What is Anthroposophic Medicine?


Anthroposophic
In the year 1920, German philosopher Rudolph Steiner applied his spiritual philosophy of man to the area of health care. His philosophical school was called anthroposophy, from the Greek words anthropos (related to humans) and sophia (wisdom or knowledge) the science of man. The view of reality presented by Steiner varied somewhat from the conception used by his contemporaries, and which is still used today by the greater part of terrestrial society. While conventional wisdom sees the human body as a machine, with purely mechanical and chemical components, Steiner considered the body as an extension of other invisible parts of the total human being. He believed that the soul and the spirit have much to do with the physical body. According to his theories, the basis of physical health is spiritual awareness if the invisible parts of the human being are healthy, this positive state will be reflected in the visible, material body. He called this aspect of his work anthroposophic medicine.

Another unconventional aspect of anthroposophic medicine is that it doesn't always consider disease as a negative factor in human life. Most health problems are indications of changes that the higher levels of the human being are trying to stimulate in the lower, physical level. For example, if someone who consumes an excess of alcoholic beverages begins to have problems with their liver, this can be seen as a message from the spirit that it's time to change the habits and drink less. Thus, it is important to pay attention to all medical symptoms. These should be interpreted as pointing to some condition in a person's life that requires conscious alteration.

The diagnostic techniques used in anthroposophic medicine include a detailed questionnaire to identify every aspect of the patient's medical history. This includes not only a relation of physical problems, but also of emotional and mental difficulties, which are all considered as being connected. This interrelationship of all levels of the human being is similar to the modern holistic view of many alternative therapies body, soul and spirit must all be treated together, as parts of a whole.

The diagnosis is also conducted at a more leisurely pace the anthroposophic physician believes that it takes time to understand all aspects of the patient's life, and that a hurried diagnosis will by its very nature be incomplete and not very useful. The idea is not to identify the visible symptoms and prescribe some chemical or surgical intervention to treat those symptoms, which is basically an attempt to return the patient to his or her previous state, a state which led to the appearance of the disease being treated. Steiner's medicine seeks to find the deeper, spiritual cause of those symptoms, and to alter that cause.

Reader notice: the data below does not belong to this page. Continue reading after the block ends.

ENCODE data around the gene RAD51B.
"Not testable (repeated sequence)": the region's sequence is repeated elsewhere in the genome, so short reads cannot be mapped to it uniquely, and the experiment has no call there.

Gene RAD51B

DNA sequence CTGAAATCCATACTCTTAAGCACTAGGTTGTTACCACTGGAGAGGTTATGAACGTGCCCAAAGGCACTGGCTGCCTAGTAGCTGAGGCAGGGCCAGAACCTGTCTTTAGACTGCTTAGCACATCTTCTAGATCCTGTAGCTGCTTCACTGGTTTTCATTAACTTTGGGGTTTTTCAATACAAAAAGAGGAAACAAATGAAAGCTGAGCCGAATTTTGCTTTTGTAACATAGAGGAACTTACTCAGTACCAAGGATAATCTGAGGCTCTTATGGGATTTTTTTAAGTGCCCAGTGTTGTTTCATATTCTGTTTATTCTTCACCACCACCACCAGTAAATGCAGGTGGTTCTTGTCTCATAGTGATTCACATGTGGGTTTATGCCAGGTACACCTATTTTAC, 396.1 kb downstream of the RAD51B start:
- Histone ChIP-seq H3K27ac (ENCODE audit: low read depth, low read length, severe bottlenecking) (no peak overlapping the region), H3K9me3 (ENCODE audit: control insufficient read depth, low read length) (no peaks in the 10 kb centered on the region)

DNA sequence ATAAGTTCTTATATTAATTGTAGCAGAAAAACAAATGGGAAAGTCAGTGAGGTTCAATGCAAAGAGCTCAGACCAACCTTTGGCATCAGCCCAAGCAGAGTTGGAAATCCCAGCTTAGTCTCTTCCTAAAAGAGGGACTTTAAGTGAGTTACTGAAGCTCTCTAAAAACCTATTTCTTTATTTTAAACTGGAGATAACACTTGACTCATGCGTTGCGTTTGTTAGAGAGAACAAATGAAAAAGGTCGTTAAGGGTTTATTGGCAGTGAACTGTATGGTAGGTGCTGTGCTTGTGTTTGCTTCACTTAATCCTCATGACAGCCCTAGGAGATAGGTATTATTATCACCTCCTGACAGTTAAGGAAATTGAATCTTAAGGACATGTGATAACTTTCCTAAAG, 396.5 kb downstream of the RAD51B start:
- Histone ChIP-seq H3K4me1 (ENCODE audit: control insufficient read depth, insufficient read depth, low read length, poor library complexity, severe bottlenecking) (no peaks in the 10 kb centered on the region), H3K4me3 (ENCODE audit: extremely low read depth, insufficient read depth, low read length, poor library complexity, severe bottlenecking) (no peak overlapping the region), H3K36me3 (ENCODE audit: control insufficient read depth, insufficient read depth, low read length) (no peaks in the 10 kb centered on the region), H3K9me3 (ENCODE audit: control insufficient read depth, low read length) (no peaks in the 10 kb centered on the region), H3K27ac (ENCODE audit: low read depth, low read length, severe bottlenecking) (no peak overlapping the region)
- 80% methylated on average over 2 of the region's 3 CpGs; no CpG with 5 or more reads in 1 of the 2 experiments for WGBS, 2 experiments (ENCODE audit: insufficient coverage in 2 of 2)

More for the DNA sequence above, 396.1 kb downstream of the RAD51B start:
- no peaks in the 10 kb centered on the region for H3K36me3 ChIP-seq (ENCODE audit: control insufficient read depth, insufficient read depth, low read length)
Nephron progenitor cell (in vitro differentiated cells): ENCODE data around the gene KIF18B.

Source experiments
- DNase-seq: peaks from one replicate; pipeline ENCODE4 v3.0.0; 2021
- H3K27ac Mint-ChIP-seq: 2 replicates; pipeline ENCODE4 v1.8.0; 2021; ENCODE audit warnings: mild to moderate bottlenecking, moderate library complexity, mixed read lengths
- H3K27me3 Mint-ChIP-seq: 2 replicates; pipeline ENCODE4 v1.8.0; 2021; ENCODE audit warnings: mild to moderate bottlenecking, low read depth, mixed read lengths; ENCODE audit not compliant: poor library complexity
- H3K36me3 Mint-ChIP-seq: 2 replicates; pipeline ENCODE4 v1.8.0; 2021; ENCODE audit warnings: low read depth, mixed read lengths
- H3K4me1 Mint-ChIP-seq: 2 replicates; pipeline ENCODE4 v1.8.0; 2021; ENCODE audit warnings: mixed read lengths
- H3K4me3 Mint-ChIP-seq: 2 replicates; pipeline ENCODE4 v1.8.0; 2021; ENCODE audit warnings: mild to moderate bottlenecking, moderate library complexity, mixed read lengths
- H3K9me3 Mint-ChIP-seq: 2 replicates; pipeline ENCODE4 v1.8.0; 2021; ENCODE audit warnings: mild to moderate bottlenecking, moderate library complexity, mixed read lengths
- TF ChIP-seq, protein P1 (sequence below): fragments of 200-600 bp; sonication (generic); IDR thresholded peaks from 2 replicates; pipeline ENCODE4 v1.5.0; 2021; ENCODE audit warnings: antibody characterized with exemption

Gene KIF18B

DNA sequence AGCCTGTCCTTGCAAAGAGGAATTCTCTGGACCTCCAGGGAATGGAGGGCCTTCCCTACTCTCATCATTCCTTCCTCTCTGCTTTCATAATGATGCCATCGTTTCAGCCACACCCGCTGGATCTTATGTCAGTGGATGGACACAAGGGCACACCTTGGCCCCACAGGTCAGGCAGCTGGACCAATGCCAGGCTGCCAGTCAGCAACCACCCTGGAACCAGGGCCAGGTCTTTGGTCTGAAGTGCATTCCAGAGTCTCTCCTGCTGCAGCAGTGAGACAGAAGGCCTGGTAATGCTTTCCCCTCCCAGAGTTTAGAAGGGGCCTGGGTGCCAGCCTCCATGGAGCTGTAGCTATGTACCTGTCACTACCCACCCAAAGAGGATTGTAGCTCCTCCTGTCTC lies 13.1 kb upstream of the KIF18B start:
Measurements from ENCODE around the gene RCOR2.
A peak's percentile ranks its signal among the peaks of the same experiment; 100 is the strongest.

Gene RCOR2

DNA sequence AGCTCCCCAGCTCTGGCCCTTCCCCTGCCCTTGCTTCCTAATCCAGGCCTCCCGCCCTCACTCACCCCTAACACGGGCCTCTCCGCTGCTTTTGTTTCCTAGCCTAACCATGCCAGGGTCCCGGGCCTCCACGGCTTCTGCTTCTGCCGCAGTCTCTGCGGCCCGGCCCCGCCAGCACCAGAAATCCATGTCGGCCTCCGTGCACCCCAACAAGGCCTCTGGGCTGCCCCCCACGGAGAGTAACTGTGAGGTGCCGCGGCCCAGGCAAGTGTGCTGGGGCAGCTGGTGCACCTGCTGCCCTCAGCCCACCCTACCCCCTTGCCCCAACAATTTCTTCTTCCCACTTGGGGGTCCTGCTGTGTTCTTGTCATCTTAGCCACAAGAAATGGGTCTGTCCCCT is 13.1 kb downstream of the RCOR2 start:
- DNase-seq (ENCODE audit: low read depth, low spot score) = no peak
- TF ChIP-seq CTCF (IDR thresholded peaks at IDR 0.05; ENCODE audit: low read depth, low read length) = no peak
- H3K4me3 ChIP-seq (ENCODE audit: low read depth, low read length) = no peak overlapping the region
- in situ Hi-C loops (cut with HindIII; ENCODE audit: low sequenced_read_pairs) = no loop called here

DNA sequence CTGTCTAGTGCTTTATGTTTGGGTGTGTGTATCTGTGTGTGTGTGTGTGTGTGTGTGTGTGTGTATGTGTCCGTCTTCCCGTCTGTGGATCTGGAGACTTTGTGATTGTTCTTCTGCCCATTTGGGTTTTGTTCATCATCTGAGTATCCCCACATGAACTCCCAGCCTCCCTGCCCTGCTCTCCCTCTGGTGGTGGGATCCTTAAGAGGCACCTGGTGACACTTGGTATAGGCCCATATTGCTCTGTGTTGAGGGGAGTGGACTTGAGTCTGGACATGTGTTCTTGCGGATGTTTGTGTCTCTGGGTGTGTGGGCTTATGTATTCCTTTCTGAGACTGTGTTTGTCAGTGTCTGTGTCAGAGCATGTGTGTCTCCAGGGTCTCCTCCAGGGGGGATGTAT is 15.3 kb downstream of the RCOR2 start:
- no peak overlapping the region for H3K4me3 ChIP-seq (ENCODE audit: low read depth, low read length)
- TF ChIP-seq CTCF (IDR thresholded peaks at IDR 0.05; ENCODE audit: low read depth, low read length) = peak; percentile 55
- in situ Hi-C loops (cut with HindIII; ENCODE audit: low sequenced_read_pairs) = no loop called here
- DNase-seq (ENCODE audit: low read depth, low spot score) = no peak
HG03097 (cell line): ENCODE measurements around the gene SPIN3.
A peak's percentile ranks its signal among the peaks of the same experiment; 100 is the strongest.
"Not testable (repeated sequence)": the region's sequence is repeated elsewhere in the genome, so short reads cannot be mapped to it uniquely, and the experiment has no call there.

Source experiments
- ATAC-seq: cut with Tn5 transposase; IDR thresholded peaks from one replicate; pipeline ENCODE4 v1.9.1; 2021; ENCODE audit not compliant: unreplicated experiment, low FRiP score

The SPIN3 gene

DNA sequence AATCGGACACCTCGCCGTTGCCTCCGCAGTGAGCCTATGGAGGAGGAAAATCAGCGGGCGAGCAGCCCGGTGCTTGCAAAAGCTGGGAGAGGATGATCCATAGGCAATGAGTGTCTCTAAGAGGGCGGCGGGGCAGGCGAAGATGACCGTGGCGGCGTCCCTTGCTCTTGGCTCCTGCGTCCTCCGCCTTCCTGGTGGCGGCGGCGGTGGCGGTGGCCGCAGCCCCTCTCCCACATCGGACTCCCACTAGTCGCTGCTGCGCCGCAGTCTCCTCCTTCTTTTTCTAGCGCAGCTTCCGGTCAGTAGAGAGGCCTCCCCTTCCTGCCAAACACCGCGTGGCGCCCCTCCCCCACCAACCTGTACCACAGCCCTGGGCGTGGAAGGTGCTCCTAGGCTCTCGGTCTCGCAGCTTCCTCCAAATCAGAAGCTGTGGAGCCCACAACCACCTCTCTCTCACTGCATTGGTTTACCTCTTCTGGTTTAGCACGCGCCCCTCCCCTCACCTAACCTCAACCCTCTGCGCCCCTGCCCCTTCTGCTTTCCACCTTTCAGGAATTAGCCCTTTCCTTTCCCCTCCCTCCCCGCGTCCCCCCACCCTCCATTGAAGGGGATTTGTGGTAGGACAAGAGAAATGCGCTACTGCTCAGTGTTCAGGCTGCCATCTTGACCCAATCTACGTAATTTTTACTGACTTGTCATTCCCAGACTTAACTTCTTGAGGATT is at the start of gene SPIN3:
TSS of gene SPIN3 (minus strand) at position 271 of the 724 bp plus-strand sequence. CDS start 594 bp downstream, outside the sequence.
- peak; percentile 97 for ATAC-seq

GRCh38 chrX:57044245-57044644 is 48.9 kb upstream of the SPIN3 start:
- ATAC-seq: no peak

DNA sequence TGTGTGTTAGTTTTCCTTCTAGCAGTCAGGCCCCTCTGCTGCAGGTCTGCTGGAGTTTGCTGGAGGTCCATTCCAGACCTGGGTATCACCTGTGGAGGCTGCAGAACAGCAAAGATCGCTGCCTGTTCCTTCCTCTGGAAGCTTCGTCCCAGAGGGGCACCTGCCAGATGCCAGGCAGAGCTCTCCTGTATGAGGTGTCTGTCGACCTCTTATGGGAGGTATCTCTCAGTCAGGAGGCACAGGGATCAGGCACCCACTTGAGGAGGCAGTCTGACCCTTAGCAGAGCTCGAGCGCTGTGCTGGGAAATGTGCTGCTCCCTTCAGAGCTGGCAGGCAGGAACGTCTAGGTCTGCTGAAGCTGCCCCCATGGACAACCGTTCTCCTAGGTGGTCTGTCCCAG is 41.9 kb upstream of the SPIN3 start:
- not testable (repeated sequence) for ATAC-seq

Anthroposophic medicine uses treatments based on the healing powers of natural materials, such as plants, water, and animal and mineral substances. Again, the motive for this choice has to do with the invisible. The connecting forces between the material body and the other levels of the complete human being are energetic in nature, imperceptible to the physical senses, and this medical philosophy relies on the use of energies found in the natural environment to aid in achieving a new and healthier balance of forces within people.

Nature can provide the healing energy that the patient temporarily lacks. This school of thought avoids synthesized medicines, which may contain the same molecular structure as certain natural compounds, but which do not possess the healing energy that comes from naturally produced substances. Natural products tend to support the body's own capacity to heal itself, rather than to aggressively attack the disease, a tactic which usually ends up causing collateral effects that also attack healthy portions of the body.

Among the use of natural substances to reinforce the patient's energies, anthroposophic medicine makes much use of homeopathy. This is a technique of diluting natural substances to decrease their material presence in the remedy, simultaneously increasing their energetic potential. Invented by Samuel Hahnemann in 1796, this science identifies the connection between the type of energy related to a certain bodily organ or function and the energy of specific natural substances. Other therapeutic techniques used include baths to stimulate the circulation, amplified by the water's natural energy; massages, which not only help remove tensions and stimulate body functions, but also share the therapist's energy with the patient by hands-on contact; and other forms of naturopathy including herbal teas and dieting.

Although considered by some to be an enemy of contemporary medicine, all practitioners of anthroposophic medicine are qualified medical doctors, professionals who for philosophical reasons have expanded their concept of human nature beyond the visible planes. They consider anthroposophic medicine as an extension of modern health care, instead of being a substitute. There are currently 28 hospitals in Europe, the United Sates and Brazil which utilize this complementary system. These institutions believe, as did Steiner, that all healing is self healing, that the patient must participate actively in understanding and contributing to his or her own cure through conscious changes, and that nature aids in this process by providing support to the energy of the individual who seeks change.

Anthroposophic medicine has helped thousands of people, and is a promising possibility for many more.

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Edited by: Rajesh Bihani ( Find me on Google+ )

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